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* Dow on course for worst day since October
* Travel/leisure shares hit hard
* Falling Treasury yields hit bank stocks
* Indexes slide: Dow 2.58%, S&P 2.04%, Nasdaq 1.37% (Updates to late afternoon, changes dateline, byline)
NEW YORK, July 19 (Reuters) – Wall Street plunged in a broad sell-off on Monday as mounting infections of the COVID-19 Delta variant revived fears of renewed shutdowns and a protracted economic recovery, sending investors fleeing for safety.
All three major U.S. stock indexes followed their European counterparts sharply lower, with the S&P and the Nasdaq on course for their worst daily percentage drop since mid-May.
The blue-chip Dow was on track for its worst day in nearly nine months.
The risk-off sentiment also sent U.S. 10-year Treasury yields sliding. Rate sensitive banks dropped 3.6%.
“Despite the COVID or Delta variant fears, sell-offs can happen at any time and people like to slap a reason on it,” said Oliver Pursche, senior vice president at Wealthspire Advisors, in New York. “We think the U.S. economic recovery is on track and will continue.”
The highly contagious COVID-19 Delta variant, now the dominant strain across the globe, has caused a surge in new infections and deaths, nearly exclusively among unvaccinated people.
For an interactive graphic on worldwide vaccine deployment and availability, click here here.
“Hopefully, (the infection surge) gives people a wake-up call, maybe they should get vaccinated,” Pursche added. “It’s clear that the vaccine works, it’s overwhelmingly safe and people should get vaccinated.”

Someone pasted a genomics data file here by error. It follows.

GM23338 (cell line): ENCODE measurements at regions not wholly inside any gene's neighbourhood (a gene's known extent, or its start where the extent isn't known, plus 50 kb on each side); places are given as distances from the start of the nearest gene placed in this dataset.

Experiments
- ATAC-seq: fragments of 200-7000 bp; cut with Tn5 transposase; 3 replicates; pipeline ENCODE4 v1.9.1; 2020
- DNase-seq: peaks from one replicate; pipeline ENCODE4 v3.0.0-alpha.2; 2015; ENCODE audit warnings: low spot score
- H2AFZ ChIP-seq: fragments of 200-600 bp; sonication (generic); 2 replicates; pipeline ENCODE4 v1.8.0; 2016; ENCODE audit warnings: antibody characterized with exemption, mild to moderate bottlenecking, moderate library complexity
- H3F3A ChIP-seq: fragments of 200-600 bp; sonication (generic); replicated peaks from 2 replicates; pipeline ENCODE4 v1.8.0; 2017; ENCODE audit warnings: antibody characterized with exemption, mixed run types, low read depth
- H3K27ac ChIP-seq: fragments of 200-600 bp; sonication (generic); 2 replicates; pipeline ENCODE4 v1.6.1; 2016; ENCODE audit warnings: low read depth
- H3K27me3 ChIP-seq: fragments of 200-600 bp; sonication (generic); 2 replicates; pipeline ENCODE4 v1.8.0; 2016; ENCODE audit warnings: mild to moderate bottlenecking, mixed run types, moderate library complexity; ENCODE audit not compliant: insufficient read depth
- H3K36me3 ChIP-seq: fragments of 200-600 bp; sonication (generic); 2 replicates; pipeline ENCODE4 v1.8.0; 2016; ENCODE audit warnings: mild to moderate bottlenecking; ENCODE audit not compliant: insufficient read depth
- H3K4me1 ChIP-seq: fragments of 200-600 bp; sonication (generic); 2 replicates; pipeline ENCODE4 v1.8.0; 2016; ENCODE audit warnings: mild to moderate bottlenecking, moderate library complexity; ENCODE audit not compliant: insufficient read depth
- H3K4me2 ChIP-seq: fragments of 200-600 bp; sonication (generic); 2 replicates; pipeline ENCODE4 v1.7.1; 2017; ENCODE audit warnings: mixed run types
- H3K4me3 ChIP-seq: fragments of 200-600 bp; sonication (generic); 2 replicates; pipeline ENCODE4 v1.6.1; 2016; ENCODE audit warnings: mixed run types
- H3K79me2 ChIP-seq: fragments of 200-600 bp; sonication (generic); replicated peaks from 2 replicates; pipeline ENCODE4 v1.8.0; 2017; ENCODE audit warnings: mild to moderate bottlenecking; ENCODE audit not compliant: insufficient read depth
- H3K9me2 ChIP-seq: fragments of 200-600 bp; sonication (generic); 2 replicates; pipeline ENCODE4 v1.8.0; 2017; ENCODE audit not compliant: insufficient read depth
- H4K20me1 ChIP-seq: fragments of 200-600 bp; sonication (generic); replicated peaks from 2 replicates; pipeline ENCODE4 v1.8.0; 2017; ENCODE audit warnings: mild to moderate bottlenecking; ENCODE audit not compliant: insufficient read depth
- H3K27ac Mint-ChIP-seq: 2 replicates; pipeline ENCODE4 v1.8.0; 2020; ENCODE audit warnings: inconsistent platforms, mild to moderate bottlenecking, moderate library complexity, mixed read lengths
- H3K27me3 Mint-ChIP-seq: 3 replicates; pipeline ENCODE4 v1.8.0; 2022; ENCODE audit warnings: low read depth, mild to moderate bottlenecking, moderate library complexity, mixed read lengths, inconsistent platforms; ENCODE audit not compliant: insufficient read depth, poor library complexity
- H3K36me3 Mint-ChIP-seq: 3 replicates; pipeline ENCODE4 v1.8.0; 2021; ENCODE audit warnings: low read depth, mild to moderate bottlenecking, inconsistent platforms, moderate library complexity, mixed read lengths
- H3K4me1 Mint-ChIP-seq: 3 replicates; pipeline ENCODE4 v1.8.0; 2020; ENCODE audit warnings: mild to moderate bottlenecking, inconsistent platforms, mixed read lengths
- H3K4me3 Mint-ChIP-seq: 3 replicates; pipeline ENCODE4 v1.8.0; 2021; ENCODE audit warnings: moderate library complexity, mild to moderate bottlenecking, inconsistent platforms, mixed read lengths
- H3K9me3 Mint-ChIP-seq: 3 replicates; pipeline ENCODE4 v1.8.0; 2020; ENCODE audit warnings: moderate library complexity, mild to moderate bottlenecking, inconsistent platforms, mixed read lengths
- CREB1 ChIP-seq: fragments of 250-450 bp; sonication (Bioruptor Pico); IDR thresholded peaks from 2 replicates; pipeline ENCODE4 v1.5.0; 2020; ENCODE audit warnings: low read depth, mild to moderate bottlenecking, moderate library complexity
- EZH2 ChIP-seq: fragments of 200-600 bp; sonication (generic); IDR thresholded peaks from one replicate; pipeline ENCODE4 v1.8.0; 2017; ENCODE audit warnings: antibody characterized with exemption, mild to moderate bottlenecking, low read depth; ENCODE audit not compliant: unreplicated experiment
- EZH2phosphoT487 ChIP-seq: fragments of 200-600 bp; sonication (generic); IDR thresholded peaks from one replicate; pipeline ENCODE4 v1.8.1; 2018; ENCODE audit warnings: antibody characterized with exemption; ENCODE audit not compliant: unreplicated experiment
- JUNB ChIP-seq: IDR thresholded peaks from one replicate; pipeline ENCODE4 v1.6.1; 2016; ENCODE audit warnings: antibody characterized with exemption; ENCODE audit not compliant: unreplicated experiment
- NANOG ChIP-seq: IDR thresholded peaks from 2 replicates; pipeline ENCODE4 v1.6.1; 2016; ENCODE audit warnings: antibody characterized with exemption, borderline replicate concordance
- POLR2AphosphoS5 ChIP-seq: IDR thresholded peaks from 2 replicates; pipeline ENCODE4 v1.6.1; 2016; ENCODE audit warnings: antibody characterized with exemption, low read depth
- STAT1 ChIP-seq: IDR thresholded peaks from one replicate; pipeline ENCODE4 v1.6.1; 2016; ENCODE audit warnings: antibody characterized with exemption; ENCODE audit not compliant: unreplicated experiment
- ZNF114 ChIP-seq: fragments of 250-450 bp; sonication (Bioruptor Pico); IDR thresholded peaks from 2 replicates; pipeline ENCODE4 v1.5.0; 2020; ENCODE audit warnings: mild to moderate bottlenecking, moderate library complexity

Travel and leisure stocks plunged, with the S&P 1500 Airline index shedding 4.0% and the S&P 1500 Hotel and Restaurant index off 3.1%.
The CBOE Volatility index, a gauge of investor anxiety, was last up 6.0 points at 24.49, having touched its highest level in two months.
The Dow Jones Industrial Average fell 896.24 points, or 2.58%, to 33,791.61, the S&P 500 lost 88.43 points, or 2.04%, to 4,238.73 and the Nasdaq Composite dropped 198.35 points, or 1.37%, to 14,228.89.
All 11 major sectors in the S&P 500 were deep in negative territory, with energy stocks suffering the largest percentage drop.
Second-quarter reporting season is under way, with 41 of the companies in the S&P 500 having reported. Of those, 90% have beaten consensus estimates, according to Refinitiv.
Among high-profile names, Netflix, Twitter , Johnson & Johnson, United Airlines and Intel, along with a host of industrials from Honeywell to Harley-Davidson are due to post results this week.
International Business Machines Corp is expected to report after the closing bell.
Analysts now see year-on-year S&P 500 earnings growth of 72% for the April to June period, substantially higher than the 54% annual growth forecast at the beginning of the quarter, per Refinitiv.
Zoom Video Communications Inc announced a $14.7 billion all-stock deal to buy cloud-based call center operator Five9 Inc. The teleconferencing services provider’s shares dropped 3.3%, while Five9’s jumped 5.4%.
Tech tensions between the United States and China grew more heated with the United States and its allies accusing Beijing of a global hacking campaign while shares of Chinese tech firms listed on foreign exchanges dropped amid fears of regulatory crackdowns.
“This is politics at work,” Pursche said. “With regards to China, there’s been an ongoing crackdown and heavy hand of politics and we’re starting to see a trend that’s something we need to pay attention to.”
U.S.-listed shares of China-based ride-hailing app Didi Global slid 6.5%.
Declining issues outnumbered advancing ones on the NYSE by a 6.49-to-1 ratio; on Nasdaq, a 2.88-to-1 ratio favored decliners.
The S&P 500 posted 12 new 52-week highs and no new lows; the Nasdaq Composite recorded 18 new highs and 245 new lows.
Reporting by Stephen Culp; Additional reporting by Devik Jain in Bengaluru; Editing by Cynthia Osterman